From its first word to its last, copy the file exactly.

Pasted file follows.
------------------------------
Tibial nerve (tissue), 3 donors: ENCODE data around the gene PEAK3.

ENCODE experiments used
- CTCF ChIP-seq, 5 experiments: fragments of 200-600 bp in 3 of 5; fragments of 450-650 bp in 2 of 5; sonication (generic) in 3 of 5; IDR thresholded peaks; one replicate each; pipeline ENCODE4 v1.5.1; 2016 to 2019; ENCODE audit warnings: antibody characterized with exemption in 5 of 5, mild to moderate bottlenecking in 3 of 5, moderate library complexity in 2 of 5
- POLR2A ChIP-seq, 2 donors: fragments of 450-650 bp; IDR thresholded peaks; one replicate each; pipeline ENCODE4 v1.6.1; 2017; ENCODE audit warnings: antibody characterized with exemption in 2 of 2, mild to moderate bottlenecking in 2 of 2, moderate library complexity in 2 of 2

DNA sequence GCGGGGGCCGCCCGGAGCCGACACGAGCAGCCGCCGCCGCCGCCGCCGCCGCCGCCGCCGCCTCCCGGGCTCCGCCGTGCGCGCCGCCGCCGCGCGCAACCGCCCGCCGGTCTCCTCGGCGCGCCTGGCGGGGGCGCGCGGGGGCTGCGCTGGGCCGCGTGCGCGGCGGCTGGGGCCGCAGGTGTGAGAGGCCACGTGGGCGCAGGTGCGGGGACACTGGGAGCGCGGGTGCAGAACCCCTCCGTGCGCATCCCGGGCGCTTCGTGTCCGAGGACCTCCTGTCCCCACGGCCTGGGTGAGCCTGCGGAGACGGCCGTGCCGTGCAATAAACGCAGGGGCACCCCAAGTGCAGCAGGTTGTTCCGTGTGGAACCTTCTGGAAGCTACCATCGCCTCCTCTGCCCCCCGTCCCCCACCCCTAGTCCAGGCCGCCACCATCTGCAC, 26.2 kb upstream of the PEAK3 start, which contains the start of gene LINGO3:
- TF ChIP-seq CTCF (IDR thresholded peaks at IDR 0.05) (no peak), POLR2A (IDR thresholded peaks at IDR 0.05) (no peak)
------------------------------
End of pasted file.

Tibial nerve (tissue), 3 donors: ENCODE data around the gene PEAK3.

ENCODE experiments used
- CTCF ChIP-seq, 5 experiments: fragments of 200-600 bp in 3 of 5; fragments of 450-650 bp in 2 of 5; sonication (generic) in 3 of 5; IDR thresholded peaks; one replicate each; pipeline ENCODE4 v1.5.1; 2016 to 2019; ENCODE audit warnings: antibody characterized with exemption in 5 of 5, mild to moderate bottlenecking in 3 of 5, moderate library complexity in 2 of 5
- POLR2A ChIP-seq, 2 donors: fragments of 450-650 bp; IDR thresholded peaks; one replicate each; pipeline ENCODE4 v1.6.1; 2017; ENCODE audit warnings: antibody characterized with exemption in 2 of 2, mild to moderate bottlenecking in 2 of 2, moderate library complexity in 2 of 2

DNA sequence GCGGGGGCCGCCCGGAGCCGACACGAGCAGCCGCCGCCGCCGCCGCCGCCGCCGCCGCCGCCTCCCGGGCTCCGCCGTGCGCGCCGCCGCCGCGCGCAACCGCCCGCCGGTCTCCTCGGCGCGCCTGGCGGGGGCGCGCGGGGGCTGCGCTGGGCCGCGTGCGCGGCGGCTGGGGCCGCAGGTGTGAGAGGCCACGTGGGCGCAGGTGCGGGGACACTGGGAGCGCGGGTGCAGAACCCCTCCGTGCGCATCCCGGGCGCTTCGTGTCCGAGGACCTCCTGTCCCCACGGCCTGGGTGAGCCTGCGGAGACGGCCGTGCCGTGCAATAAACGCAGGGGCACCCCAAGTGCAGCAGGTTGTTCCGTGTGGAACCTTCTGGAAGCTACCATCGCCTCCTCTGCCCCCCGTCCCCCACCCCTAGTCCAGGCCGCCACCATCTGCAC, 26.2 kb upstream of the PEAK3 start, which contains the start of gene LINGO3:
- TF ChIP-seq CTCF (IDR thresholded peaks at IDR 0.05) (no peak), POLR2A (IDR thresholded peaks at IDR 0.05) (no peak)